14 Feb Investors face a year of risks amid global uncertainty
The outlook for Australian shares is fraught with risks that could make for a volatile 2019.
From slowing global economic growth, contracting central bank balance sheets and rising interest rates in the US and Europe, to the US-China trade war, Brexit uncertainty and emerging markets debt jitters, investors globally face many challenges in the year ahead.
On top of a now synchronised global slowdown, the Australian economy has additional risks from tumbling house prices, risk-averse lending behaviour by the major banks and the prospect of a federal Labor government rolling back franking credits and negative gearing amid weak markets.
After almost meeting expectations for 2018 — the S&P/ASX 200 benchmark rose 5.1 per cent to a decade high of 6373.5 points by August — the local bourse is now down 7.6 per cent for the year to date.
It had fallen almost 13 per cent from the high to a two-year low of 5549.3 points, its biggest correction since 2016.
But while strategists are understandably cautious after sharp corrections in developed markets and sustained bear markets in emerging markets this year, they remain positive on Australian equities — albeit less so than before. Reasonable valuations, the prospect of sustained low interest rates from the Reserve Bank, share buybacks by companies, takeover potential (especially from cashed-up private equity), potential fiscal stimulus from Australia and China, and a now widely expected pause in US interest rate increases from the US Federal Reserve may still warrant a positive outlook.
“I think it will be up from now, but it’s a bit more of a guess as to the level in this environment,” AMP Capital head of investment strategy and chief economist Shane Oliver said.
Of four strategists’ forecasts for the benchmark S&P/ASX 200 index at the end of 2019 viewed by The Australian, the median was 6200 points, with a range of 6000-6500 points.
The median 12-month forecast for the S&P/ASX 200 was 11 per cent above Friday’s close at 5602 points.
Similarly, Bloomberg’s “best target price” — the aggregate of 12-month target prices for S&P/ASX 200 companies based on the “bottom-up” estimates of company analysts — was 6350 points.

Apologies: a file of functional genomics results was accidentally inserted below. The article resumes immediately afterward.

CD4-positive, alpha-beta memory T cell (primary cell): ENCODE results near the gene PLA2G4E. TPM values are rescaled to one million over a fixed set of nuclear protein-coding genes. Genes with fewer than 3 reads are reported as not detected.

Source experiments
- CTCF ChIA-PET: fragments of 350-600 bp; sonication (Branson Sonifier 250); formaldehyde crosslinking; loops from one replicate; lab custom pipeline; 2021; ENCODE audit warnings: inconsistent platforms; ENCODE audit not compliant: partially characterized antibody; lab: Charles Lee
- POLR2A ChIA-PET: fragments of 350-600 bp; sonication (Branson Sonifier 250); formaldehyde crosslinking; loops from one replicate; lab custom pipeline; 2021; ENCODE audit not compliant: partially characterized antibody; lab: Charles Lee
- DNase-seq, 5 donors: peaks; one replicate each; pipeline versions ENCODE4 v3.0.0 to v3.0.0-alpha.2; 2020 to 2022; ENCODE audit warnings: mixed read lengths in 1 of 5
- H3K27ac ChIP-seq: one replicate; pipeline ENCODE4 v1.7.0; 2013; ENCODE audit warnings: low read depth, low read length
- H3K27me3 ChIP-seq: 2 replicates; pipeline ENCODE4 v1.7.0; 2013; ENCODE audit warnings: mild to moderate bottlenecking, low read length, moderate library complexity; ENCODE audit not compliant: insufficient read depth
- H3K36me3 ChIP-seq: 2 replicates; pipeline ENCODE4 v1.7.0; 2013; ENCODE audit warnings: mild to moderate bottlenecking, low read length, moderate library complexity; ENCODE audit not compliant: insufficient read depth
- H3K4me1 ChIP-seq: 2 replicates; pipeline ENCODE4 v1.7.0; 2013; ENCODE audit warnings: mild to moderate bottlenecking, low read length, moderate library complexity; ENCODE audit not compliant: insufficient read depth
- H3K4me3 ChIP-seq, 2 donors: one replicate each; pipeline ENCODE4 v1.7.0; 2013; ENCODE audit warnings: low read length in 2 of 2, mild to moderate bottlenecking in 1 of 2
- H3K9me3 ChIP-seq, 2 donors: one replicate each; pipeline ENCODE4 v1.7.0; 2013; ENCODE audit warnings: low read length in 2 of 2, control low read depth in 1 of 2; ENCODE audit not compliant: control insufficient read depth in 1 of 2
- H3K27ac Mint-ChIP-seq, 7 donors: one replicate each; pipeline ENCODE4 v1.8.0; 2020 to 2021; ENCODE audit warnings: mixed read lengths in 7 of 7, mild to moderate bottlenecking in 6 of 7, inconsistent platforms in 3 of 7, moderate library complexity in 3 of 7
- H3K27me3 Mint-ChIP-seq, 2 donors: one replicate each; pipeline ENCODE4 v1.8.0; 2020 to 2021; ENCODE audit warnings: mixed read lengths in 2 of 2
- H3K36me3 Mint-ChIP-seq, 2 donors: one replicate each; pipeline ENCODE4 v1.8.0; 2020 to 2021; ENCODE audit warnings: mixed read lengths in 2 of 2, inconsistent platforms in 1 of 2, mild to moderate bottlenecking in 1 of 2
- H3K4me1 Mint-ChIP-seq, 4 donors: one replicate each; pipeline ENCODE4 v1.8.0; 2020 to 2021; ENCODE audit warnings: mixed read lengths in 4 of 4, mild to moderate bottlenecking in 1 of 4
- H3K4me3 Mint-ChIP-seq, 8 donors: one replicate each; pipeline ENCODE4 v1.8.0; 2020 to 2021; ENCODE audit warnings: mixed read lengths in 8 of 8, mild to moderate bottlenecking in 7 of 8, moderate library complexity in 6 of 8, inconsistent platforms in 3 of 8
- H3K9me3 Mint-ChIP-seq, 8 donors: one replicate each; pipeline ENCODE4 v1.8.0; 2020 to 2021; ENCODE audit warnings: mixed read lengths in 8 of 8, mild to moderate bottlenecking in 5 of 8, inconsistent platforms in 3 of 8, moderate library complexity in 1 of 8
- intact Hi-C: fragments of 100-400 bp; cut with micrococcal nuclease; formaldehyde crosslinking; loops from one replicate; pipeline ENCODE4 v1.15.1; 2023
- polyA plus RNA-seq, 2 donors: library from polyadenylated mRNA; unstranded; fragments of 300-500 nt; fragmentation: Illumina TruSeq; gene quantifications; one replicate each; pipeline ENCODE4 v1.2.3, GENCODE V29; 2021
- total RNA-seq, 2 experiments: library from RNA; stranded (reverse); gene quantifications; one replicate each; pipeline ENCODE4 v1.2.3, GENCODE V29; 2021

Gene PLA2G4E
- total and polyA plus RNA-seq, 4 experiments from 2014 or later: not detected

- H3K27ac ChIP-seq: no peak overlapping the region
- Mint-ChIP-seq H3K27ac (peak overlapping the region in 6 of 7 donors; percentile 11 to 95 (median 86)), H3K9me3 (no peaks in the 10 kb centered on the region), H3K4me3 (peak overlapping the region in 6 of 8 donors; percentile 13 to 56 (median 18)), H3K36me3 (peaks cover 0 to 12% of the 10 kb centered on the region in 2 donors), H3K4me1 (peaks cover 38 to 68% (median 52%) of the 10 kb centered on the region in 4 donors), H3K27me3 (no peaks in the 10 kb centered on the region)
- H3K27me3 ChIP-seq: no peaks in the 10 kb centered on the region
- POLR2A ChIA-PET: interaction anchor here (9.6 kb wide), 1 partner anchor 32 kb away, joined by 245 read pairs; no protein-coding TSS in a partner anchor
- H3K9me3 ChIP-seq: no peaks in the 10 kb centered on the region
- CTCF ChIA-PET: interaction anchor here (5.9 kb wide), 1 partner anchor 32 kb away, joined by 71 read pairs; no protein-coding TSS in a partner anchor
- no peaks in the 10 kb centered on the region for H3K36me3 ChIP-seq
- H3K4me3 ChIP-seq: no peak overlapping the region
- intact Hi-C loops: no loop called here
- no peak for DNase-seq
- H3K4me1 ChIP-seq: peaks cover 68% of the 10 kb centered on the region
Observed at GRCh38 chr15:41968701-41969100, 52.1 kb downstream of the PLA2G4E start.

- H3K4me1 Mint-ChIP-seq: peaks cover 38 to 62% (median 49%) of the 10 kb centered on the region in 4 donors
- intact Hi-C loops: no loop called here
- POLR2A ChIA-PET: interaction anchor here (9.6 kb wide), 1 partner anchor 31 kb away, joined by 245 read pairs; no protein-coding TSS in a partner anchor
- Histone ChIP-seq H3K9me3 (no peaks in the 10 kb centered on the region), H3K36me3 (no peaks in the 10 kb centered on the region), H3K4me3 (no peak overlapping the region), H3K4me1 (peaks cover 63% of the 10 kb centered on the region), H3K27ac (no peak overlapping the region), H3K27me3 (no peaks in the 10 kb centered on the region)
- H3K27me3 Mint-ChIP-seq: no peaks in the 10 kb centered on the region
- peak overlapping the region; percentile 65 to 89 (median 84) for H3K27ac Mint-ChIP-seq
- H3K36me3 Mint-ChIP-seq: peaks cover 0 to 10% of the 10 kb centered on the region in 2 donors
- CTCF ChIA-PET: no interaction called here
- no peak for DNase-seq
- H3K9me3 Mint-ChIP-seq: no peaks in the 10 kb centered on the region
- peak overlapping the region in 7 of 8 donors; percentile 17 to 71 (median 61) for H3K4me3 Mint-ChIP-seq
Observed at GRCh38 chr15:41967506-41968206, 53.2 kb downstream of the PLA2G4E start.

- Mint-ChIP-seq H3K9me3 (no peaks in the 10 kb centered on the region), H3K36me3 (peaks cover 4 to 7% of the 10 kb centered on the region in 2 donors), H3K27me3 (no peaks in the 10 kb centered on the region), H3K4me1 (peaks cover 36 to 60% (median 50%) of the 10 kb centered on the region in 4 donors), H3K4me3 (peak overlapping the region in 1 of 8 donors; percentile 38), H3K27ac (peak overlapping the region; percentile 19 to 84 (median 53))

But a rise in Australian shares of the magnitude projected by the consensus may be too optimistic.
Such a strong rise would make 2019 the best year since 2013, when the index rose 15 per cent.
However, the global economy is expected to slow for at least the next two years, with economists expecting weaker growth in the US, Europe, China and Australia, according to Bloomberg.
And despite a 90-day ceasefire in the US-China trade war that has seen significant US tariff increases delayed until March 2, the year is ending with no clarity on whether the global economy will stabilise in 2019, according to JPMorgan head of cross-asset strategy John Normand.
The S&P/ASX 200 is expected to open down 0.6 per cent at 5570 points today after the US S&P 500 index fell 1.9 per cent on Friday, following disappointing economic data from China and Europe.
Still, Australian shares are now entering what has often been the best two weeks of the year.
The decade-average rise in the S&P/ASX 200 in the final two weeks of the year is 2.8 per cent.
AMP Capital’s Dr Oliver said a better-than-expected Mid-year Economic and Fiscal Outlook today was “likely to enable the government to announce around $9 billion in income tax cuts and other pre-election goodies ahead of next May’s election and still maintain a surplus projection for 2019-20.
“The big risk, of course, is that the revenue windfall is not sustained as slower Chinese growth weighs on commodity prices, jobs growth slows and wages growth remains weak,” Dr Oliver added.